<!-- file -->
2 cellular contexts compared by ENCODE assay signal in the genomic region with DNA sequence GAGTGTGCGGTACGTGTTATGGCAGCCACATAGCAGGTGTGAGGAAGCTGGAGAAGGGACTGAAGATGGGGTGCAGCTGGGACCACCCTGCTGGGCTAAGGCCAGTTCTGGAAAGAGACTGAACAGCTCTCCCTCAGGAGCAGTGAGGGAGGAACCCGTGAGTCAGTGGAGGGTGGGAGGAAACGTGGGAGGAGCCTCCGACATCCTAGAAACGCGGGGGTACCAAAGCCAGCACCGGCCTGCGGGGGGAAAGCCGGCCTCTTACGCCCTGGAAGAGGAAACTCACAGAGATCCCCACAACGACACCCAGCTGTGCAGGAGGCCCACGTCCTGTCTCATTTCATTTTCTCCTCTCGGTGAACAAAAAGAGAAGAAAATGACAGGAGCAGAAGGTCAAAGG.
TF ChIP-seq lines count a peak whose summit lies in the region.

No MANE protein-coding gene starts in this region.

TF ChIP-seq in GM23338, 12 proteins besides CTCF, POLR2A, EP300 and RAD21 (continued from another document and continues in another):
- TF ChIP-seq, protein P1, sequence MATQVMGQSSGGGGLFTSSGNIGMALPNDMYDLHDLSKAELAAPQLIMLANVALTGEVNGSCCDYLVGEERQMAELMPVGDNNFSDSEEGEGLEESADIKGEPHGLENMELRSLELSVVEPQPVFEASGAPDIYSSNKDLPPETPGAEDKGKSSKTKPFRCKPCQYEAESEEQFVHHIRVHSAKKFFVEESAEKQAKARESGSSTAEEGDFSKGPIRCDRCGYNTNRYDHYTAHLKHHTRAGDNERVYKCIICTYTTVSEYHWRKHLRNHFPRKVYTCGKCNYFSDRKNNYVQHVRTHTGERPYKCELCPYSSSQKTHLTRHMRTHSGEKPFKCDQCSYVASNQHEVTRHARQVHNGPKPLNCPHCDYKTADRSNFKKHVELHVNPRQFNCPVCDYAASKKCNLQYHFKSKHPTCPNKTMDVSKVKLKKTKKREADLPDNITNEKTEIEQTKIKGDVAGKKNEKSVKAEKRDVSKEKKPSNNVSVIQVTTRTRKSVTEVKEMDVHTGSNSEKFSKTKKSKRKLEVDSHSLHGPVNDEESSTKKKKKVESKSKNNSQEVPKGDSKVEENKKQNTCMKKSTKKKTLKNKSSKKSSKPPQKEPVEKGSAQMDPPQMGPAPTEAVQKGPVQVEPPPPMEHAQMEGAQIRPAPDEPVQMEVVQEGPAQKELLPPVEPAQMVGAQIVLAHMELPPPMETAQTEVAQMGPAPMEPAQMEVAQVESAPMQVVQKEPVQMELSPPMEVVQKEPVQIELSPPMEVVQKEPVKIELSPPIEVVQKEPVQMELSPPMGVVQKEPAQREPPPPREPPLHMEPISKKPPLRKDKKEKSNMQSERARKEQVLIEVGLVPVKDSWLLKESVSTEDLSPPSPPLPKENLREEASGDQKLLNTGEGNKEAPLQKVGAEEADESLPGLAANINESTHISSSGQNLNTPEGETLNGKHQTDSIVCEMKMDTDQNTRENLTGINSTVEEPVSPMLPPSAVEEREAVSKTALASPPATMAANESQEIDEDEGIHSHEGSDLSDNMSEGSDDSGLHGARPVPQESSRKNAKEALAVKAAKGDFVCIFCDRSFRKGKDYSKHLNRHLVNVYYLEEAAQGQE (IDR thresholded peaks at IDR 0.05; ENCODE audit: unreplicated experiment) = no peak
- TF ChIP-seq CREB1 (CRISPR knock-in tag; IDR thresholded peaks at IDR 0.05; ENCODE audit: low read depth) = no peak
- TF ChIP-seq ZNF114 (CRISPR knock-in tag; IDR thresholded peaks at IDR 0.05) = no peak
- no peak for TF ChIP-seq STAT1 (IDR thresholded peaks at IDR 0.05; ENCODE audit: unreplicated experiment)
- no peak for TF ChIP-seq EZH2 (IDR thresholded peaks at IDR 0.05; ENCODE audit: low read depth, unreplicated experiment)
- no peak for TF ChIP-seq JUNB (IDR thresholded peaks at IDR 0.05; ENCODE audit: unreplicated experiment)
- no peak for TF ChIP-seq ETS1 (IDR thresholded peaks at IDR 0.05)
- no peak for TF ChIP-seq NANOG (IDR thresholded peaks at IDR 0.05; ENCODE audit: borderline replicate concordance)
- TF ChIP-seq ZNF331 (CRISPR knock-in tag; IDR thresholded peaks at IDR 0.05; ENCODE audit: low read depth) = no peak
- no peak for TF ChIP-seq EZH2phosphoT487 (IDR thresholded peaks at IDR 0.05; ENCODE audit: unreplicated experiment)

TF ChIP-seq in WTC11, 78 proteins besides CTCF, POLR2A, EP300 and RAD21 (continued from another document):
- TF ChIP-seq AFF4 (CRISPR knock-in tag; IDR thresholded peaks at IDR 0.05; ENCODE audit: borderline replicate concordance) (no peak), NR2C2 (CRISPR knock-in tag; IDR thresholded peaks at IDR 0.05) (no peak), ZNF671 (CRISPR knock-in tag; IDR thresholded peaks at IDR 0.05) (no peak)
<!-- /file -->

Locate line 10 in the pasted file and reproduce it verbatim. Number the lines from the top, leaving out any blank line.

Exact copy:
- no peak for TF ChIP-seq JUNB (IDR thresholded peaks at IDR 0.05; ENCODE audit: unreplicated experiment)